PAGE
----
An increasingly warming planet, fascist regimes, and loss of civil and human rights are causing profound harm. Yet, collaborative actions are re-imagining justice and change. We are witnessing uprisings, determined to protect our most basic, vital resources from the greed of the few for the good of all. Now, it is more important than ever that we hear the voices of people who hold key knowledge and expertise on how to resist injustice, and how to build movements to protect the water, lands, air, and life.
During the week of July 18-24, 2016, A Diné/Hopi film crew (Paper Rocket Productions) documented the journey of twenty-four Indigenous and other community organizers – from youth to elders – and diverse Tribal Nations and community affiliations, who caravanned across the United States on the Protect Our Public Lands Tour: For a Just and Renewable Energy Future. Caravanners met with multiple communities at the frontlines of fossil fuel resource extraction. The objective was to facilitate a broader discussion surrounding the struggle of Native American families that live in the enormous shadow of big oil, gas and coal, giving a much-needed opportunity for Indigenous voices withstanding threats by massive transnational corporations.
Most often, Indigenous People living within Indian Reservation communities in close proximity to government—and in corporate deemed “energy sacrifice zones”—are on the frontlines of experiencing both climate change and the pollutive impacts of the fossil fuel industry. The tour allowed for a collective of Indigenous People to voice the continuance both government and industry have toward the human rights of Indigenous people. Indigenous Peoples hold key knowledge with first-hand accounts of resistance against such injustices, and knowledge to guide land management policies that should reflect the philosophy that all things are sacred and not meant to be disrespected or exploited.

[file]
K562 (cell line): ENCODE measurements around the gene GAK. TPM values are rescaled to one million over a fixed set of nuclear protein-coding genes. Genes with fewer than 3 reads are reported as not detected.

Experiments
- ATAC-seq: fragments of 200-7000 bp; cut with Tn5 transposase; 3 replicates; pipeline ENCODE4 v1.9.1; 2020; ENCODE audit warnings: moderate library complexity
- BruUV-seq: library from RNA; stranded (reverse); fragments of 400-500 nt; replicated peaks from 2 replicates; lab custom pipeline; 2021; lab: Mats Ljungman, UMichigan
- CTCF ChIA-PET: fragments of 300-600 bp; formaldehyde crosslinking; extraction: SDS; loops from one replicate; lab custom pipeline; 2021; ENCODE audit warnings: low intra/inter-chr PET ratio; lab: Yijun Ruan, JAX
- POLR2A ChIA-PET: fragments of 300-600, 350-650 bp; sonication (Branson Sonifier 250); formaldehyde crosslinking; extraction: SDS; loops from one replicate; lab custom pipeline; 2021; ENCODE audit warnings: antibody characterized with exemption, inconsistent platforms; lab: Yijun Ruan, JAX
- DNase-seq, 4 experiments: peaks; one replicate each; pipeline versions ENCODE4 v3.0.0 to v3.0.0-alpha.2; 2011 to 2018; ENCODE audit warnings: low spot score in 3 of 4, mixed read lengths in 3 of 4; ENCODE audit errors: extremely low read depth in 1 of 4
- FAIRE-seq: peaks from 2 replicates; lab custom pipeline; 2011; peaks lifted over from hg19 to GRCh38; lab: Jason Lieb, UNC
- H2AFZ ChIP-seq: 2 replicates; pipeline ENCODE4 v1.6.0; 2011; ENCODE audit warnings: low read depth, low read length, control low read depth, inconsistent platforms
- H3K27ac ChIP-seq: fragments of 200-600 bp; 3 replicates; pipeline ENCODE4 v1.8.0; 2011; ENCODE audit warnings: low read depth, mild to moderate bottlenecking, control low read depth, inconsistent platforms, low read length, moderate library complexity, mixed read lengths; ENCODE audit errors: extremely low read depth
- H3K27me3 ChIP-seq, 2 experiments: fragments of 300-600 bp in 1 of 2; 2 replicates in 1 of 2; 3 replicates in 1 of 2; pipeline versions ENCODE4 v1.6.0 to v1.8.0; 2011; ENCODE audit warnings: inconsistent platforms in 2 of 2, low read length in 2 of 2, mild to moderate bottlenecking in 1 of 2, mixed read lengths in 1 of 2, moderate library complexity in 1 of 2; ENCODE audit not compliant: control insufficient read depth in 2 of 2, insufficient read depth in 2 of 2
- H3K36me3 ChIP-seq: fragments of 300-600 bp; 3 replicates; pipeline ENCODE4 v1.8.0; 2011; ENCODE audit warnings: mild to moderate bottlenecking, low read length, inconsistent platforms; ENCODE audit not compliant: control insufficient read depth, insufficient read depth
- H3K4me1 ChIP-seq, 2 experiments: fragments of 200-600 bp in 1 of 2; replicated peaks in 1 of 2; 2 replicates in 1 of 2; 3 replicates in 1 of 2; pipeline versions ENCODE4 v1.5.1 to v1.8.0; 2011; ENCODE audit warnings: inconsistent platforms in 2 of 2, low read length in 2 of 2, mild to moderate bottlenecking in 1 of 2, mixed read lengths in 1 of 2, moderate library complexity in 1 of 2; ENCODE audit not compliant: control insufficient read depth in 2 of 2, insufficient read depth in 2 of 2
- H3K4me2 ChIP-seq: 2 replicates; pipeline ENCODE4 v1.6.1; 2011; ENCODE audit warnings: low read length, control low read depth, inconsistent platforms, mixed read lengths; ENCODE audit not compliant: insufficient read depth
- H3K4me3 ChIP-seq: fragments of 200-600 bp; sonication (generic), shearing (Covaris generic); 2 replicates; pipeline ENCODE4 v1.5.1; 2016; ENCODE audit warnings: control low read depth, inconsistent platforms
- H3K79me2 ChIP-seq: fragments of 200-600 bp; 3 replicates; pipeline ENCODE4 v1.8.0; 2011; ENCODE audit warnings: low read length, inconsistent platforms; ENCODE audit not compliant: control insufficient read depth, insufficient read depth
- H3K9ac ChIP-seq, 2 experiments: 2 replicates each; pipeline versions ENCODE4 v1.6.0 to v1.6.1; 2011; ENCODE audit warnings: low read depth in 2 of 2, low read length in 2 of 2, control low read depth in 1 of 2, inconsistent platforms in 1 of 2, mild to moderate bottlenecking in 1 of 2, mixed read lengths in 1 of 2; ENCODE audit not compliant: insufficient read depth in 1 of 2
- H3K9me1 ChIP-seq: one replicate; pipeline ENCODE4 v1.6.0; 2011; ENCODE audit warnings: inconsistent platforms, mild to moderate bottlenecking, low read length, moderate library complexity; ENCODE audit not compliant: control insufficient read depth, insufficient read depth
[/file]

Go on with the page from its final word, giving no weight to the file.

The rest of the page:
The Protect film emerged from the caravan journey. It is designed as a platform to facilitate sharing and solidarity of action between generations, communities, and nations, and to directly transmit Indigenous voices and frameworks to public audiences. The film shows the power of working together, across communities and regions, to tell a story of what we stand and fight for: empowerment and justice for the present and future – for all generations and relations now and for those to come.
The power of a documentary extends as far as its viewers will carry, so ask yourself: how far will you take Protect? The film by Paper Rocket Productions and produced by the Livelihoods Knowledge Exchange Network is available now!
This strategy of caravanning and sharing stories and knowledge together is working to build both local and national awareness and embed justice into important energy policy conversations to help frame policy agendas for just transitions to a clean energy economy specifically, and, more broadly, for climate justice.
Some highlights from the Protect Our Public Lands Tour:
the site where Navajo activists stood their ground against the development of yet another coal-fired power plant in their community;
Absentee-Shawnee territory in Oklahoma where tribal members are resisting another pipeline running through their sacred land;
Protesting outside the Bureau of Land Management Office in Santa Fe where Tour participants shared their stories. For example, Kendra Pinto, a Navajo community activist on the tour, shared her accounts of witnessing devastation to her community just days before the caravan started, when an explosion at a fracking site near her home caused 36 storage tanks to catch fire. The raging flames, fumes and heat forced dozens of families to evacuate, leaving many with only 30 minutes to gather whatever they could save.
We engaged with and learned from frontline community leaders across this land, such as Casey Camp-Horinek, a long-time Native rights activist and environmentalist who has been a leading voice for people from the Ponca Nation and Indigenous peoples everywhere;
Laura Caceres, whose mother Berta was murdered in their home in Honduras for defending her people’s rights against displacement and injustice; and Xiuhtezcatl Martinez, who has been a leader for the youth constitutional climate lawsuit filed against the U.S. government.
Organizational support for the PROTECT film provided by